New technologies in dredging and the potential to use dredge spoils as fertilizer will be the focus of an upcoming presentation sponsored by Tisbury Waterways Inc. (TWI) and the Martha’s Vineyard Commission (MVC). The program begins at 5 pm, Thursday, October 3, at the Katharine Cornell Theatre in Vineyard Haven.
Major developments in dredging methods offer the ability to accelerate the process and also reduce the impact of sludge deposited on the banks of ponds and ocean shorelines, TWI board member Harriet Barrow told The Times in a phone conversation.
“This could be a wonderful discovery for everyone Island-wide,” Ms. Barrow said. “This particular presentation should appeal to a lot of people on a lot of levels — town officials, environmentalists, farmers — anyone who is interested in protecting and revitalizing our ponds.”
One of the methods utilizes a belt press, a machine that squeezes water out of the sludge as it is dredged, leaving only solid “cakes.” As a result, the system eliminates the need for a large area near the dredging operation to accommodate thousands of cubic yards of wet sediment, Ms. Barrow explained.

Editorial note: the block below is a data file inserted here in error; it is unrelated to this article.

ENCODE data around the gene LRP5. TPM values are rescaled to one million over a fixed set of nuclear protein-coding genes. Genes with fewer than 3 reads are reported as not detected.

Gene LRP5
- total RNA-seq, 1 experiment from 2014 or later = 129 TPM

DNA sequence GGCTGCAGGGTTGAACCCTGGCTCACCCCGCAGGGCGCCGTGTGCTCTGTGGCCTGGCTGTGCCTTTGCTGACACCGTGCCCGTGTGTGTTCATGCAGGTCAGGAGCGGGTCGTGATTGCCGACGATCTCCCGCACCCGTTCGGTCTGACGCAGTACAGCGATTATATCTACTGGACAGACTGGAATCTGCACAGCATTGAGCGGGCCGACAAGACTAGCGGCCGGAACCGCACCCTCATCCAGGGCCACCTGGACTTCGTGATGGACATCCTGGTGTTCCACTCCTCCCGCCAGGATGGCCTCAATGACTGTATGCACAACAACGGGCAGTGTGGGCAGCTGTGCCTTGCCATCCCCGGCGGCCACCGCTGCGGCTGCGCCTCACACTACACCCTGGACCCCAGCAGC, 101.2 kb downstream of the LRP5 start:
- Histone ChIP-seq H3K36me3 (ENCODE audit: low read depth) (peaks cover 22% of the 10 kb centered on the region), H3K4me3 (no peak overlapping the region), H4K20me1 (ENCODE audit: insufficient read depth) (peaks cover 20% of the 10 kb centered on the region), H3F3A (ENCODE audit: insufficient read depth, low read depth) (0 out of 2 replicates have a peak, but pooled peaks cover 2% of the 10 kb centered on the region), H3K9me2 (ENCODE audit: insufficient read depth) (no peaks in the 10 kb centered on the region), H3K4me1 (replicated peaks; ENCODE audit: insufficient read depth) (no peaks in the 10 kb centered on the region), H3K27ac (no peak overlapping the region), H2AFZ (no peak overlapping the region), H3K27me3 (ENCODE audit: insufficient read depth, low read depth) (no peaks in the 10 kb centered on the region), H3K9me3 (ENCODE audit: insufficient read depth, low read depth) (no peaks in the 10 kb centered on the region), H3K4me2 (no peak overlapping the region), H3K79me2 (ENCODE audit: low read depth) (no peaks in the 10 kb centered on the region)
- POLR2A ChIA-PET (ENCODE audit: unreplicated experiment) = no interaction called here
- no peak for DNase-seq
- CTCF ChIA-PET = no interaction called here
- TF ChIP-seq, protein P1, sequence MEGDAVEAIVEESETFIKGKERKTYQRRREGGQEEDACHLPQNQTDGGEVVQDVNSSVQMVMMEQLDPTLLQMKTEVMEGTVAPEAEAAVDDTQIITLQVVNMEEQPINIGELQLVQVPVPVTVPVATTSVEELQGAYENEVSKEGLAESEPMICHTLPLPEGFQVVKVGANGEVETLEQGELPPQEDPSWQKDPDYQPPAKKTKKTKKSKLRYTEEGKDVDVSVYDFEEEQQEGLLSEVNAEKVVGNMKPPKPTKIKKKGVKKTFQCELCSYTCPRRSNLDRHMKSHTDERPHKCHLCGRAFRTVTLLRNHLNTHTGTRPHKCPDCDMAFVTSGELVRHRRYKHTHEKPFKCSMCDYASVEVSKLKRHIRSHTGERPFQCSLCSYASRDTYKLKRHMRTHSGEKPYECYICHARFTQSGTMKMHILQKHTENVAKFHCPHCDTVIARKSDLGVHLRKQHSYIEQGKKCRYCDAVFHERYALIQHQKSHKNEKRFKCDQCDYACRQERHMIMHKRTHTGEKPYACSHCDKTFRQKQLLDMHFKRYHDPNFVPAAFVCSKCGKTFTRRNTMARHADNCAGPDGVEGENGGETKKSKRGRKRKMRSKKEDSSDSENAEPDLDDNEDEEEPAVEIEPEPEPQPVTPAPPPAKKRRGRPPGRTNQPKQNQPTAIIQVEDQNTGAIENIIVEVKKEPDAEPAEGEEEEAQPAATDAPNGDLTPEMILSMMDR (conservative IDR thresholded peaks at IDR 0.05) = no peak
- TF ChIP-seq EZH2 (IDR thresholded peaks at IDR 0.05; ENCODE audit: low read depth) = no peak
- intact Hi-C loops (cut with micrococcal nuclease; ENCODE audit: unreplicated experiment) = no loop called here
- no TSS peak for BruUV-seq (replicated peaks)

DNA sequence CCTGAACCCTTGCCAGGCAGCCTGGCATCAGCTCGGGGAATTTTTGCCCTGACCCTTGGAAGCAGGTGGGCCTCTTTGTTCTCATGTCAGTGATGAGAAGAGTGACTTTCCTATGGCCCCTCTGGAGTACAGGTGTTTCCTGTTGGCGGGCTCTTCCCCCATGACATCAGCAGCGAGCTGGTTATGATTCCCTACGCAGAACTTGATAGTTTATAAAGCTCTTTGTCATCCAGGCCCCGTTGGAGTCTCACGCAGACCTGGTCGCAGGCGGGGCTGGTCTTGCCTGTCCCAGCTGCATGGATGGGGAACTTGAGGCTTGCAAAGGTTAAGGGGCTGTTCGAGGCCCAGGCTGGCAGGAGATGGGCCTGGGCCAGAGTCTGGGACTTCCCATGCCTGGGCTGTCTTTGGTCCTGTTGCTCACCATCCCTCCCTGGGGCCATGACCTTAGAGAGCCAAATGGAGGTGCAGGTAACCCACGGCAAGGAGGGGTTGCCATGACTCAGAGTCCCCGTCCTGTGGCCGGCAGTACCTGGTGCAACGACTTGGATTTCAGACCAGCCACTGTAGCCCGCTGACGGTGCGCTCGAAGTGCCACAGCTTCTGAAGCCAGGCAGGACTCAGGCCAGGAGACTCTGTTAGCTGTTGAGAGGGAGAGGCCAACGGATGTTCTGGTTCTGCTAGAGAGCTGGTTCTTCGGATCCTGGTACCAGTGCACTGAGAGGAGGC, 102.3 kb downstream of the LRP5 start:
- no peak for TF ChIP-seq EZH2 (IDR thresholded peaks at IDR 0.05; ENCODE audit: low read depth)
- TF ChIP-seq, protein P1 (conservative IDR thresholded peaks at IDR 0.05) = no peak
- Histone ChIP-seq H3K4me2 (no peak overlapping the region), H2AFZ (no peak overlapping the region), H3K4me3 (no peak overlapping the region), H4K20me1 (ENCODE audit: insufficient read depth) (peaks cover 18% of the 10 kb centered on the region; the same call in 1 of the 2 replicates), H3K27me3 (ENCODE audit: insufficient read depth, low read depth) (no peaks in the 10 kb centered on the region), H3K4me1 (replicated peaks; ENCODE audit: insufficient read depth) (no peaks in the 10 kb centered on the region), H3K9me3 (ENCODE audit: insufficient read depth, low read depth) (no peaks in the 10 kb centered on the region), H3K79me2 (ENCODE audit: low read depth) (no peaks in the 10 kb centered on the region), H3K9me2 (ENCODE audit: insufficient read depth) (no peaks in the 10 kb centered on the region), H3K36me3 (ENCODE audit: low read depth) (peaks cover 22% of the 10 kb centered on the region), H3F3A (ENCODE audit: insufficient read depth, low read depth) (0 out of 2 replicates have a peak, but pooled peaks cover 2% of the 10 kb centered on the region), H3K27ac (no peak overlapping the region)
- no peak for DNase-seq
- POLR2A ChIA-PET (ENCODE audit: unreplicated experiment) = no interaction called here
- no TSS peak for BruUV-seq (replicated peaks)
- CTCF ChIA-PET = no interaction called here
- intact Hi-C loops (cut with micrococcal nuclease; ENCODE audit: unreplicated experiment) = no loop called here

Another new method uses geotubes, which are coated inside with polymers that bind sludge particles. Sludge is pumped into the tubes, which trap the organic carbons. Clean water then seeps out through a mesh filter back into the water body.
The dredge spoils from projects that use the belt press and geotubes may be used as fertilizer, provided the results of water and sludge testing reveal no pollutants. Ms. Barrow said TWI hopes one of the new methods may be used when Tashmoo Pond is dredged.